Ships in the Night image by Mark Wahlsten

As well as Geoff Lemon, who have you got in store for guests with the next installment of Ships in the Night?

So, we have Geoff coming over from Melbourne. He’s a writer and performance poet, an exceptional performer and very funny man. Also headlining is Lucy Dougan, who’s a Perth-based poet and editor with editorial experience with Westerly Magazine and a number of her own publications under her belt. And then there’s comic Patrick Marlborough, novelist Dennis Venning, writer and illustrator Richard Moore, and lyricist and comix author Ashley Ramsey. It’s quite a grungy, punk line up this time around, especially considering we’ve got Sam Atkin as our opening musician and then chick rock band Fingernail playing later in the evening. It should be quite a good one.

What do you love about Perth?

When I was living in Melbourne, I found that being a writer was a bit like screaming in a crowded room. While there’s a really great community over there, it can be difficult to start new things – especially if they’re outside the mould. There seems to be a more space for dreamers in Perth, and it gives rise to crazy, beautiful things like Paper Mountain and SJ Finch’s Grr project. It can be lonely, and it takes a bit of effort to fight the inertia sometimes, but if feels a little like you can do anything over here if you try. There’s a really wonderful, whimsical culture in Perth – a little less pretentious, some lower expectations (which can be incredibly freeing) – coupled with bucket loads of imagination and courage. I really love that.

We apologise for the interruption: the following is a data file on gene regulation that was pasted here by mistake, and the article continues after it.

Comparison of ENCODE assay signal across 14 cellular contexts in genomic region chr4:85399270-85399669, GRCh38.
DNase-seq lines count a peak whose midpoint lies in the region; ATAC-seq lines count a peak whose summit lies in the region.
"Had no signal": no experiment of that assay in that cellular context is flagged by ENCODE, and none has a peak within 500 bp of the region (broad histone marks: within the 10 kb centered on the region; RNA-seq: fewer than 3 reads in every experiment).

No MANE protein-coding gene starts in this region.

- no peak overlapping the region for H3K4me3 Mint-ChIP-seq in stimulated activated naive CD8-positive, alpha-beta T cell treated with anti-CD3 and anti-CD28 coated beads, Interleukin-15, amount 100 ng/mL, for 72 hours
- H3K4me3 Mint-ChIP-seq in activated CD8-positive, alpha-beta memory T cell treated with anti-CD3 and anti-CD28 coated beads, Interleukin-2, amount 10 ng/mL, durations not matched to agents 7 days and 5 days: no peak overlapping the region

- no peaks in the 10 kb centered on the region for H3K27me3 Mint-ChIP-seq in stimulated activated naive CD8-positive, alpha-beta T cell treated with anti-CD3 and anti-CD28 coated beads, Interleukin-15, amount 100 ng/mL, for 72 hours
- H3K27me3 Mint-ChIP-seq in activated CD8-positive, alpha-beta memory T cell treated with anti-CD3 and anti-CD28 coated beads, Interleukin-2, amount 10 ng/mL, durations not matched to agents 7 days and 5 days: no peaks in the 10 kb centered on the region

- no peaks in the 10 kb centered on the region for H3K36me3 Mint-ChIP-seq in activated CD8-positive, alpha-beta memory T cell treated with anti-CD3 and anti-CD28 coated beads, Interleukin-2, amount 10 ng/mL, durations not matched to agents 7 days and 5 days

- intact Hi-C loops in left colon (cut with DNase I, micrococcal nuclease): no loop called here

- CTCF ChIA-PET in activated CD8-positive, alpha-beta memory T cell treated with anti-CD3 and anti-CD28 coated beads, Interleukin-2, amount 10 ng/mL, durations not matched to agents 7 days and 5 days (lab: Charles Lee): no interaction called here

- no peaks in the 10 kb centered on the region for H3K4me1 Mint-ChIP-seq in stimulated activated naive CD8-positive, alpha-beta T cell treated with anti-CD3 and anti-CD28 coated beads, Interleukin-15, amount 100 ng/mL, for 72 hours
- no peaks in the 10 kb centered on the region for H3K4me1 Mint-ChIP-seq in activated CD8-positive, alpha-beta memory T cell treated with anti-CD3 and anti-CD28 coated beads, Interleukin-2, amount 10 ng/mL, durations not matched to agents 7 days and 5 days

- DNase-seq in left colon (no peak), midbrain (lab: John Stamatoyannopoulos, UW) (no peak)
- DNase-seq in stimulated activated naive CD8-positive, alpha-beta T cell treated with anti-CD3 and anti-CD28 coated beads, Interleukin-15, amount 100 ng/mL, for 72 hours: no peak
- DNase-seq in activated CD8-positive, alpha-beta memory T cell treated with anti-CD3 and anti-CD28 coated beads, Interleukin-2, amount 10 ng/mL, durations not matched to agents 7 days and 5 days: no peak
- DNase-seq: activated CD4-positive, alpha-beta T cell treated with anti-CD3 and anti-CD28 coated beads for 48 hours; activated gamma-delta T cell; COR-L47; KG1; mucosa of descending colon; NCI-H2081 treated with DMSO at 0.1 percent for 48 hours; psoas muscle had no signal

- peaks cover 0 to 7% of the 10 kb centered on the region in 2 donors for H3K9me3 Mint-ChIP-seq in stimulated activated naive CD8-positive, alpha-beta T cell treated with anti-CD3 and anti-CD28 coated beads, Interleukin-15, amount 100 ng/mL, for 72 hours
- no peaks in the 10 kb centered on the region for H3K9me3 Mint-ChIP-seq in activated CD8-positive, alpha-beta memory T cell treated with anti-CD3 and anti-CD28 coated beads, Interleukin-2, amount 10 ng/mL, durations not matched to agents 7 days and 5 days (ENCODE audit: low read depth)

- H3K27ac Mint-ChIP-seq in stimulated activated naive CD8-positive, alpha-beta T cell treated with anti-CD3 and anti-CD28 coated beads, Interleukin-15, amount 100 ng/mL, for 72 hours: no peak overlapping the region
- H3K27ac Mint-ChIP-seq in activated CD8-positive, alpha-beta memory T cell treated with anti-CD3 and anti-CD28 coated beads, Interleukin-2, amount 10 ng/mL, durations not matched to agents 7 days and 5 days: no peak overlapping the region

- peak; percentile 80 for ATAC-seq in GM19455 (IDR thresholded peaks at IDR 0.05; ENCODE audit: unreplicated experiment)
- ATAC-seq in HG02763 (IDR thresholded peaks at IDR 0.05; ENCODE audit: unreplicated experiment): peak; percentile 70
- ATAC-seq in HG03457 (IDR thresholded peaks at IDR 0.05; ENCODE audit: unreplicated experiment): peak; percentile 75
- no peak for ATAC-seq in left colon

And then there’s Perth summer and the ocean, and how well those things go together.

What does Perth need?

I think, culturally anyway, Perth is already in the process of generating what it needs. Our city has come an exceptionally long way, and is a totally different place to what it was ten years ago. There’s the Perth Cultural Centre and Urban Orchard with all the activities that go on there, and the Fringe Festival, Paper Mountain, the Blue Room Theatre, Barefaced Stories, Freo Press, the brilliance of the music scene – the list is very long. And then there’s the hospitality scene, the exceptional venues we have now, great small bars, and so on.

If anything, I reckon Perth needs to learn to be less safe. Regulations can get pretty silly sometimes, especially when it comes to things like liquor licensing, insurance requirements, permission processes and security. Stuff happens despite these, but red tape can have a nasty habit of trampling some wonderful ideas.

Overall, though, Perth is doing great. I’m excited to see what happens next. Zoe

The next Ships in the Night is happening on Thursday 19 November at 8pm, in the Four5nine room at the Rosemount Hotel. Entry is $10 on the door on the night, and doors open at 7pm. See you there!